Michael Nania looks back at the Jets offense’s highly disappointing six-point effort in a Week 13 loss to the winless Cincinnati Bengals.
The New York Jets had breathed life back into what was becoming a nightmare of a season. Following a 1-7 start, the Jets rattled off three straight wins, claiming victory by a margin of three-plus scores in each of the latter two.
Sam Darnold finally got into a groove, and the offense followed suit. Darnold posted a 117.2 passer rating over the winning streak, while the offense averaged 29.3 points per game.
Next up on the schedule? A date with the 0-11 Cincinnati Bengals in southwestern Ohio. The table was set for the Jets to win a fourth consecutive game for the first time since 2015.
Alas, that was not meant to be. The Jets went into Cincinnati and put forth one of their most dreadful performances of the decade, falling by a score of 22-6 to give the Bengals their first win. It was the second time in a five-week span that the Jets lost to a winless team, having been defeated by the 0-7 Dolphins in Week 9.
A good portion of onlookers was of the belief that Darnold’s poor performance was the primary reason that the Jets scored a measly six points. He averaged just 5.0 yards per attempt and posted a 71.4 passer rating, snapping his three-game stretch of sublime production. Other facets of the offense surely got their share of criticism, but as the starting quarterback behind it all, Darnold got the brunt of the blame.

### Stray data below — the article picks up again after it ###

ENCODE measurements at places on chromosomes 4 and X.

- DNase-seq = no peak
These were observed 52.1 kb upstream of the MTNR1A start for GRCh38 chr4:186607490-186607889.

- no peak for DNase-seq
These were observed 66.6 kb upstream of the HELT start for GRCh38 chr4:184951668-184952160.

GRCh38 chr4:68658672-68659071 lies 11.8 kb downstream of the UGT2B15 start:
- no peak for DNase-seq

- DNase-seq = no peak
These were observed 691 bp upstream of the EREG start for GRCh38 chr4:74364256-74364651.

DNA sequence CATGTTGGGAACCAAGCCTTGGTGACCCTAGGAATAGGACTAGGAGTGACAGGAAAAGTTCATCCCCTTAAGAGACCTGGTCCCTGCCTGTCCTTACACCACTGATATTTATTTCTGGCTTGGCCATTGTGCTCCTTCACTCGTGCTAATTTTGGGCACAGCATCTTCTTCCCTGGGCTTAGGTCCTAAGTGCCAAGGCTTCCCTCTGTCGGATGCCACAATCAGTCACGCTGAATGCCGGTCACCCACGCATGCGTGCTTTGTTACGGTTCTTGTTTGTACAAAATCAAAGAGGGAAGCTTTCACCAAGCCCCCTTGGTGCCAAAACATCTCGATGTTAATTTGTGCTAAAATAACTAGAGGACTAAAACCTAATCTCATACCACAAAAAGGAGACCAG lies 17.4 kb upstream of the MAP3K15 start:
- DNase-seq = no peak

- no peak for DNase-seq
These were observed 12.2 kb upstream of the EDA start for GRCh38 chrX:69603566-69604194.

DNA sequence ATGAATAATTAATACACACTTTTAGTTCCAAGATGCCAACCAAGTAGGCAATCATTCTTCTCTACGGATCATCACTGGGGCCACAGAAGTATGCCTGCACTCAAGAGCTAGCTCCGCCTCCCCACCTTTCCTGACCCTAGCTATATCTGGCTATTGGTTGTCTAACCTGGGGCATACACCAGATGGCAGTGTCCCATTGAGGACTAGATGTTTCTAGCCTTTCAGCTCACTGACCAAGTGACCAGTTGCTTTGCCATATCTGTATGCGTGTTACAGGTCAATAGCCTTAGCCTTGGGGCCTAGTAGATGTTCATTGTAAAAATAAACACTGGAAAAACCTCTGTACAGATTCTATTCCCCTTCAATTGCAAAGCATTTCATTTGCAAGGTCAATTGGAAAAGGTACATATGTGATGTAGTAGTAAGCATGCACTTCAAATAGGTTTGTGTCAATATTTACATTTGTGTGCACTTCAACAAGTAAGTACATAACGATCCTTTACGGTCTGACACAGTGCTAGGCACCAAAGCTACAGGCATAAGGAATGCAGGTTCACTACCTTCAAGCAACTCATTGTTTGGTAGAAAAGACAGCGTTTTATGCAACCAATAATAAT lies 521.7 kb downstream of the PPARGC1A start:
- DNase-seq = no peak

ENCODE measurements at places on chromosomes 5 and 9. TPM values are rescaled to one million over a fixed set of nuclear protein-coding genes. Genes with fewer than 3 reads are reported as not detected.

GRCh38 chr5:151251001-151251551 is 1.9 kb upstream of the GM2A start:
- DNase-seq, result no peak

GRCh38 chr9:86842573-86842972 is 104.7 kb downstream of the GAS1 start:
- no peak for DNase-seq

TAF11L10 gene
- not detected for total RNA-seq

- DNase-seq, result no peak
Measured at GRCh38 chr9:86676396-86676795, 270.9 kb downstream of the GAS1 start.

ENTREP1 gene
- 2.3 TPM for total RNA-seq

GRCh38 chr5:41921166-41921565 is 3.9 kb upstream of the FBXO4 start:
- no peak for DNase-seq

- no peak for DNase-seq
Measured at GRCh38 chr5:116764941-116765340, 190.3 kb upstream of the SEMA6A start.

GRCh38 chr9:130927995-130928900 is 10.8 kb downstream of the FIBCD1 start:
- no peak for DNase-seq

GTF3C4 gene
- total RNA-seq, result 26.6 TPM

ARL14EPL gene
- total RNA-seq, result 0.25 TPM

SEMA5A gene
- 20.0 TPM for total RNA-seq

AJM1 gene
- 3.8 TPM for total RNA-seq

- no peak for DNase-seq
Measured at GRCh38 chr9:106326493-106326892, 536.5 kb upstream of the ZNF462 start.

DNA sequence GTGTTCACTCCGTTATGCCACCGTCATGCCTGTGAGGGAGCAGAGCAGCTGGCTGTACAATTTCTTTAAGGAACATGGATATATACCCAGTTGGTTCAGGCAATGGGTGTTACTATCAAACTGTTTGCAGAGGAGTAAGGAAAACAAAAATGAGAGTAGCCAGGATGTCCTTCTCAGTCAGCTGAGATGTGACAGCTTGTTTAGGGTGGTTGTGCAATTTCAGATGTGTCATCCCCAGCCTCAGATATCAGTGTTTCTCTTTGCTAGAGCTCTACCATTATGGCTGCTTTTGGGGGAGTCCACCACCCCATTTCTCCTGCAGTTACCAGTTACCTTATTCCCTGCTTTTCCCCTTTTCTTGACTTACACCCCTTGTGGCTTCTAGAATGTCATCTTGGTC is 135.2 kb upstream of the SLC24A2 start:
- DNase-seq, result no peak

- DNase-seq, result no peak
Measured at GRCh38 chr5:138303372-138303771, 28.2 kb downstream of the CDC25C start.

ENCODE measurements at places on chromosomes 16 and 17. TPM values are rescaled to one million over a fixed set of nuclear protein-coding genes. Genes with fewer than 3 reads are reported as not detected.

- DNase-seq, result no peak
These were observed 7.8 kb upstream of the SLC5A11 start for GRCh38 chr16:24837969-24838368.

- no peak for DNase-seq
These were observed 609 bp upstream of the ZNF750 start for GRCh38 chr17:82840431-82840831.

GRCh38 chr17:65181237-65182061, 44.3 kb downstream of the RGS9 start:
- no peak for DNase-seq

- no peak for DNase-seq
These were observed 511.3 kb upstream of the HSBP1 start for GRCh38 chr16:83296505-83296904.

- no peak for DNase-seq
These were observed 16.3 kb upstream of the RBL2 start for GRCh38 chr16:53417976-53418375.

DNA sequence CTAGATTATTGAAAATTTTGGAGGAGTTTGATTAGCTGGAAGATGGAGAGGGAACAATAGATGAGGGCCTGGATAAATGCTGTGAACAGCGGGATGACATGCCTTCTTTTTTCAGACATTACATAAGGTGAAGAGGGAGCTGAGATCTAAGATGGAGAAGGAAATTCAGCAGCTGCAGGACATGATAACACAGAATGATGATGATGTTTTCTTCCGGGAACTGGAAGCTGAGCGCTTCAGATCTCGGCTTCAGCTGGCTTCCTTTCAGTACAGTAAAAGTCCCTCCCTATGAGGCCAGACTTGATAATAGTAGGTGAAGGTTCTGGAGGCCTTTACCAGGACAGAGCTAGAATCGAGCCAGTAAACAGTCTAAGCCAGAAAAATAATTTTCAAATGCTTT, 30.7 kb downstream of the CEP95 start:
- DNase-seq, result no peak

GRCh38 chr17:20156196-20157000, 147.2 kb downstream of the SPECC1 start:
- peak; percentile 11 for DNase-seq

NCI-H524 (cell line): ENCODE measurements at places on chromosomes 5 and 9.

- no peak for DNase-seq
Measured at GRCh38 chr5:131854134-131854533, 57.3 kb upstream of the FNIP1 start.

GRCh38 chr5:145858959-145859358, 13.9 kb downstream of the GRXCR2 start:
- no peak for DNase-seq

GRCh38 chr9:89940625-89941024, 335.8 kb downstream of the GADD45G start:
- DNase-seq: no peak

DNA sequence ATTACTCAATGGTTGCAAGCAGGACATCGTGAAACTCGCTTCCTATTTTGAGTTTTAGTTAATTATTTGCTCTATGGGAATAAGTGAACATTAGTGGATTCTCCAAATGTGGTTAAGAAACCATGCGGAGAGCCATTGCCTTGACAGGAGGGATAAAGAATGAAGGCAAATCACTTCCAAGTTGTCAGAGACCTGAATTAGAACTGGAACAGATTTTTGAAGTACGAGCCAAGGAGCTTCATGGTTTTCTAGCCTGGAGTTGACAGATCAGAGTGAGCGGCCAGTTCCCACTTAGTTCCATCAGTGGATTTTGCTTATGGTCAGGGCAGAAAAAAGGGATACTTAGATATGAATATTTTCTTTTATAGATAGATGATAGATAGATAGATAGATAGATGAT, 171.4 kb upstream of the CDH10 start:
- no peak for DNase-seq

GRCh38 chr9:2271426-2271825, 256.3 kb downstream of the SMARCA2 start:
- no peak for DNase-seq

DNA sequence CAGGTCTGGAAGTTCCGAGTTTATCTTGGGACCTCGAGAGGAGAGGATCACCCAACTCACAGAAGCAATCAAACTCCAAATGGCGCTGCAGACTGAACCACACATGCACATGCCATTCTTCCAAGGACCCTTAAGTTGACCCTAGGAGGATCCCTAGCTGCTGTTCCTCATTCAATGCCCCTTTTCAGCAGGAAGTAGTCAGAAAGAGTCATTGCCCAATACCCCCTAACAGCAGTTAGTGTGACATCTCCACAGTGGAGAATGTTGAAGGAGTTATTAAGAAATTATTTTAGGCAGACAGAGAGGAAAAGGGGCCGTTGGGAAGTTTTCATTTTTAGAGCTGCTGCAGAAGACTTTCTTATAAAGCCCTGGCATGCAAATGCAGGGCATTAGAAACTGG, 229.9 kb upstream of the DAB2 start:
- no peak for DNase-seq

When you dive into the film, it is clear that Darnold was far from the problem. In fact, the Jets’ lack of offensive production was the fault of nearly every other person on the offensive side not named Sam Darnold.
I analyzed Darnold’s individual performance against the Bengals in detail here. Today, we will be delving into some of the issues around Darnold that led to the dreary offensive output in Cincy.
2ND & 7 AT CIN 28 (Q1, 10:01)
Drops were a major problem for the Jets in this game. Pro Football Focus tallied five of them.
The Jets were on their merry way to what would have been their sixth consecutive game with an opening-drive touchdown, but Braxton Berrios killed the drive with a brutal drop. Darnold takes advantage of the vacated space to his right, creating a wide-open throwing lane. He leads Berrios towards the sideline but Berrios flubs the easy would-be first-down catch.